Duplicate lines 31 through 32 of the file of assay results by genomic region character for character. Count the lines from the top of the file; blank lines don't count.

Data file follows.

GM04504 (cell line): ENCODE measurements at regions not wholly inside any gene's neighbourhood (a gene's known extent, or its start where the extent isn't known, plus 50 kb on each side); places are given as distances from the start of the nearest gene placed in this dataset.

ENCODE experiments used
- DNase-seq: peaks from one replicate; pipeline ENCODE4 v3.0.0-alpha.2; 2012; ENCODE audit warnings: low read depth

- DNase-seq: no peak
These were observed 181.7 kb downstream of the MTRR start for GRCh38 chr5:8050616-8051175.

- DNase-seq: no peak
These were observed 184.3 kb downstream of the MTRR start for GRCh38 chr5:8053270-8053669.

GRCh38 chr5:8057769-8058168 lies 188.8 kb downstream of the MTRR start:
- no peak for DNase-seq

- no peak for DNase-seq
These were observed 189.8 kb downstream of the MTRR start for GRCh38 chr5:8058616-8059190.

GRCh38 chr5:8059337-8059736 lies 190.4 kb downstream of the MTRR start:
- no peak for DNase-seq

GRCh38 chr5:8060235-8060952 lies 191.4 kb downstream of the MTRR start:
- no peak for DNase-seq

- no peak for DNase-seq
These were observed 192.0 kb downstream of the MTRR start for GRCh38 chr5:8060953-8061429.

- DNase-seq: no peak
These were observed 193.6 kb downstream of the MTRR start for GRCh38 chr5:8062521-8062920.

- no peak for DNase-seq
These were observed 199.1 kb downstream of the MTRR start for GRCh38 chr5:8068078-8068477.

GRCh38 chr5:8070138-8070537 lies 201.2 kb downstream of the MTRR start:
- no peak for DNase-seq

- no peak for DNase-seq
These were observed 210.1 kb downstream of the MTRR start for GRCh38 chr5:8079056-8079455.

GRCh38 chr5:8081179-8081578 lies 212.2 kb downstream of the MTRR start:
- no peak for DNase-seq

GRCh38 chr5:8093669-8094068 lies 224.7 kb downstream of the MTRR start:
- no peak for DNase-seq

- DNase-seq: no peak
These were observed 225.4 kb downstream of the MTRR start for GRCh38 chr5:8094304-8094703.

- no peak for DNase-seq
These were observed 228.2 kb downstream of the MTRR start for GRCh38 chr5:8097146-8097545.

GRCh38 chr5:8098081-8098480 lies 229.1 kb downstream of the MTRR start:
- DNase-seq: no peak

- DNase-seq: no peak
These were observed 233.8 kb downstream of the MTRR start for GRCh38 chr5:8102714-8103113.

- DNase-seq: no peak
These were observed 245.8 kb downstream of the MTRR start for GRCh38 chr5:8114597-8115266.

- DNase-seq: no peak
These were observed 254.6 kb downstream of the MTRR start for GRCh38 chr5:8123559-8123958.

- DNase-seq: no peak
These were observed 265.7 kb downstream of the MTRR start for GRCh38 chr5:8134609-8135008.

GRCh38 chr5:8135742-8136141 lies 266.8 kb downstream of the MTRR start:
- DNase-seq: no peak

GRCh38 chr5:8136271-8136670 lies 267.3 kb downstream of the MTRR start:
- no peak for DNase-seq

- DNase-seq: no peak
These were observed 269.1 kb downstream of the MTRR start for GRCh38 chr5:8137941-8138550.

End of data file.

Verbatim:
These were observed 225.4 kb downstream of the MTRR start for GRCh38 chr5:8094304-8094703.

- no peak for DNase-seq